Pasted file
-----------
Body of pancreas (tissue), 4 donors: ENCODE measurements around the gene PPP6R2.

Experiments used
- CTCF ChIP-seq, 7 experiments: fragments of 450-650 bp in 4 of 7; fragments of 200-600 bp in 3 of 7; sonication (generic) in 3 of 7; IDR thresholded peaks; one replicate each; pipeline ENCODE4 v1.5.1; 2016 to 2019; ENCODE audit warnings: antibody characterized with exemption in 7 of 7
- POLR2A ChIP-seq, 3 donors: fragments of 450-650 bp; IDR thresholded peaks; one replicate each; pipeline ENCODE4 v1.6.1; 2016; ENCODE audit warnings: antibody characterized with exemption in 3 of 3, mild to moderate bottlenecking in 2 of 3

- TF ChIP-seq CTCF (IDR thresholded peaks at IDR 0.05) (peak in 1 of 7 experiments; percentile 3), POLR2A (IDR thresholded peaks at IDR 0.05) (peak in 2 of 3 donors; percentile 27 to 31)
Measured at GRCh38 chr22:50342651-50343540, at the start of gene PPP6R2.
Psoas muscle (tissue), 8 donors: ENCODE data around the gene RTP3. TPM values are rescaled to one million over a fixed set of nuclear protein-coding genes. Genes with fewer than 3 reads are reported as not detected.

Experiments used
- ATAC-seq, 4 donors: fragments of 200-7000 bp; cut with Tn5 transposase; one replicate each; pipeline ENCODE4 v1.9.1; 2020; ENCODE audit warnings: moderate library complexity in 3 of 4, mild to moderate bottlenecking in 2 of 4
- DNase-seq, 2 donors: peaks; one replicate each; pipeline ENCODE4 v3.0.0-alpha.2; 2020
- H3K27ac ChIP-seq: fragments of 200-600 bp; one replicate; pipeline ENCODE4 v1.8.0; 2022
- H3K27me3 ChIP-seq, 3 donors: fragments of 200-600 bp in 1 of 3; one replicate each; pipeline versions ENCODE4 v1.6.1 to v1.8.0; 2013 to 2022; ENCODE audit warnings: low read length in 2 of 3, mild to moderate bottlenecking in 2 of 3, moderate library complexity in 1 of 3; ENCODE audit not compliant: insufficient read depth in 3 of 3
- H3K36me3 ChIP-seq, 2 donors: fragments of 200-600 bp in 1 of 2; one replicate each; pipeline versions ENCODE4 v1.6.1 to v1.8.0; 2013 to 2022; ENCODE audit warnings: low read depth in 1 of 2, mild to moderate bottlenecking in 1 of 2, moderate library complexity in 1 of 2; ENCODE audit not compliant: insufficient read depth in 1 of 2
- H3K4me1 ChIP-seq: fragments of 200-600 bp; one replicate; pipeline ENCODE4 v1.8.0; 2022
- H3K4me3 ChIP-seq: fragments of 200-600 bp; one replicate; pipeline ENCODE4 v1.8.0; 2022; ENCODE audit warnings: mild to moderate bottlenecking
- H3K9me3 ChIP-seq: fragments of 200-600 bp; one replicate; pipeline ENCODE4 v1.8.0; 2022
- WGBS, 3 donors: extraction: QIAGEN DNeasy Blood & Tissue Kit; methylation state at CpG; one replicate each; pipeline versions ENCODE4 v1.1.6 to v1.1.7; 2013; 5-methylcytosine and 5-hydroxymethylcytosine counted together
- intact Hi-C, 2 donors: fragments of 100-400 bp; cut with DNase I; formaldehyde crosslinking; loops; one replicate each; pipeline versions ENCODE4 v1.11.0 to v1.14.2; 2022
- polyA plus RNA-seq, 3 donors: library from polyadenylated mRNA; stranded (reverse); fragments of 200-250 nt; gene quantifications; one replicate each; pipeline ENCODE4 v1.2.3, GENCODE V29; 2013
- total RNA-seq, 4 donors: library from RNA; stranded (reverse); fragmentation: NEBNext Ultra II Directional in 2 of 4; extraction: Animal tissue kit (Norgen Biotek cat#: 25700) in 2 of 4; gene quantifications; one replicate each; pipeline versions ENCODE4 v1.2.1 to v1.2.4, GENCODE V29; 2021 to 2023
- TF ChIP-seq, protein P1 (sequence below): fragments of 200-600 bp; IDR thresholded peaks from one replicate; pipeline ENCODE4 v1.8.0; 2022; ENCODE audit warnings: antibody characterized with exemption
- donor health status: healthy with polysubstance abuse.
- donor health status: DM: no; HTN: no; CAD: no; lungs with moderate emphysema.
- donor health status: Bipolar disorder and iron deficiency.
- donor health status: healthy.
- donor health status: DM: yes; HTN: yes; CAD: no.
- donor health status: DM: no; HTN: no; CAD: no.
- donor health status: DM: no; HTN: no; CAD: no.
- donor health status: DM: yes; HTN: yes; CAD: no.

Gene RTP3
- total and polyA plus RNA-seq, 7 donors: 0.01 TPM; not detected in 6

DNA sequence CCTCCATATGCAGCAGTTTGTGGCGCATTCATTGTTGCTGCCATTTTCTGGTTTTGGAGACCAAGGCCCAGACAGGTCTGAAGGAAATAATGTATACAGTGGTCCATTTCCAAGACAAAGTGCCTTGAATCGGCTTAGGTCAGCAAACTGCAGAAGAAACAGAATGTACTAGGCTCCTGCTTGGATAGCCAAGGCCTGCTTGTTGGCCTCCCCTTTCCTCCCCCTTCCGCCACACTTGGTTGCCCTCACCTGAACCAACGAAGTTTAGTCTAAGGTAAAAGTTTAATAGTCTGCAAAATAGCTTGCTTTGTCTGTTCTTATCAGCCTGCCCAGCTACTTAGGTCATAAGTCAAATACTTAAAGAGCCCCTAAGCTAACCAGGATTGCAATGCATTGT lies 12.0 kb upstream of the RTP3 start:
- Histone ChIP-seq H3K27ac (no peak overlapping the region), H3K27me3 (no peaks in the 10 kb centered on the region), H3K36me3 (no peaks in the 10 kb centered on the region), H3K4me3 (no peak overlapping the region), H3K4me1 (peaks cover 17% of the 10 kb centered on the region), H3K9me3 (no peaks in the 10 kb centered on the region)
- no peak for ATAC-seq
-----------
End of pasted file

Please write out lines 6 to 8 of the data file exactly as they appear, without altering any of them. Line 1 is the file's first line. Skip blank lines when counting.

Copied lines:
Measured at GRCh38 chr22:50342651-50343540, at the start of gene PPP6R2.
Psoas muscle (tissue), 8 donors: ENCODE data around the gene RTP3. TPM values are rescaled to one million over a fixed set of nuclear protein-coding genes. Genes with fewer than 3 reads are reported as not detected.

Experiments used